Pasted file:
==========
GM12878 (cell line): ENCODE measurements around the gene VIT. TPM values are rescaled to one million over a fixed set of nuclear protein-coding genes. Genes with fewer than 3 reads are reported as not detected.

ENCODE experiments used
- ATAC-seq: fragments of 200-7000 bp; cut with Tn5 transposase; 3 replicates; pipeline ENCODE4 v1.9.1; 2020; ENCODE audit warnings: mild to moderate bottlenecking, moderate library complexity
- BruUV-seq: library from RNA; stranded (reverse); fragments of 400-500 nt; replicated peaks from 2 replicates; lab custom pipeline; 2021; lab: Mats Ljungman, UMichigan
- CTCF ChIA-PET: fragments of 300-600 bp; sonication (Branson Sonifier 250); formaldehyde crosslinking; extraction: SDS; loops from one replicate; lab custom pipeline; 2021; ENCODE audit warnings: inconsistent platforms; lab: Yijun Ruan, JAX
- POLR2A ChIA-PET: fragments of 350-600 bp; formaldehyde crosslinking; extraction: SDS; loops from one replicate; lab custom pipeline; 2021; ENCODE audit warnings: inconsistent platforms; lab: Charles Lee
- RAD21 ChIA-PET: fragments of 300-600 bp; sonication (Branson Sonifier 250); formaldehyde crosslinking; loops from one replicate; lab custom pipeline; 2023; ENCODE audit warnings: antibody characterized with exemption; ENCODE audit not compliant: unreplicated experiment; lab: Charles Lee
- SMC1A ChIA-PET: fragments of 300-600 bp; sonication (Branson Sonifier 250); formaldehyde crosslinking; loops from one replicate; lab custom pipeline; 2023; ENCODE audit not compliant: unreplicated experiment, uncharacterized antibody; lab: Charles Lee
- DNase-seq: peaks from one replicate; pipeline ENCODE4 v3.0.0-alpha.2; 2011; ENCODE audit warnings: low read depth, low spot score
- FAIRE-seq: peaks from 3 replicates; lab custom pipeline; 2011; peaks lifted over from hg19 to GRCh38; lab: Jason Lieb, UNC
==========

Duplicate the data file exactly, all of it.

GM12878 (cell line): ENCODE measurements around the gene VIT. TPM values are rescaled to one million over a fixed set of nuclear protein-coding genes. Genes with fewer than 3 reads are reported as not detected.

ENCODE experiments used
- ATAC-seq: fragments of 200-7000 bp; cut with Tn5 transposase; 3 replicates; pipeline ENCODE4 v1.9.1; 2020; ENCODE audit warnings: mild to moderate bottlenecking, moderate library complexity
- BruUV-seq: library from RNA; stranded (reverse); fragments of 400-500 nt; replicated peaks from 2 replicates; lab custom pipeline; 2021; lab: Mats Ljungman, UMichigan
- CTCF ChIA-PET: fragments of 300-600 bp; sonication (Branson Sonifier 250); formaldehyde crosslinking; extraction: SDS; loops from one replicate; lab custom pipeline; 2021; ENCODE audit warnings: inconsistent platforms; lab: Yijun Ruan, JAX
- POLR2A ChIA-PET: fragments of 350-600 bp; formaldehyde crosslinking; extraction: SDS; loops from one replicate; lab custom pipeline; 2021; ENCODE audit warnings: inconsistent platforms; lab: Charles Lee
- RAD21 ChIA-PET: fragments of 300-600 bp; sonication (Branson Sonifier 250); formaldehyde crosslinking; loops from one replicate; lab custom pipeline; 2023; ENCODE audit warnings: antibody characterized with exemption; ENCODE audit not compliant: unreplicated experiment; lab: Charles Lee
- SMC1A ChIA-PET: fragments of 300-600 bp; sonication (Branson Sonifier 250); formaldehyde crosslinking; loops from one replicate; lab custom pipeline; 2023; ENCODE audit not compliant: unreplicated experiment, uncharacterized antibody; lab: Charles Lee
- DNase-seq: peaks from one replicate; pipeline ENCODE4 v3.0.0-alpha.2; 2011; ENCODE audit warnings: low read depth, low spot score
- FAIRE-seq: peaks from 3 replicates; lab custom pipeline; 2011; peaks lifted over from hg19 to GRCh38; lab: Jason Lieb, UNC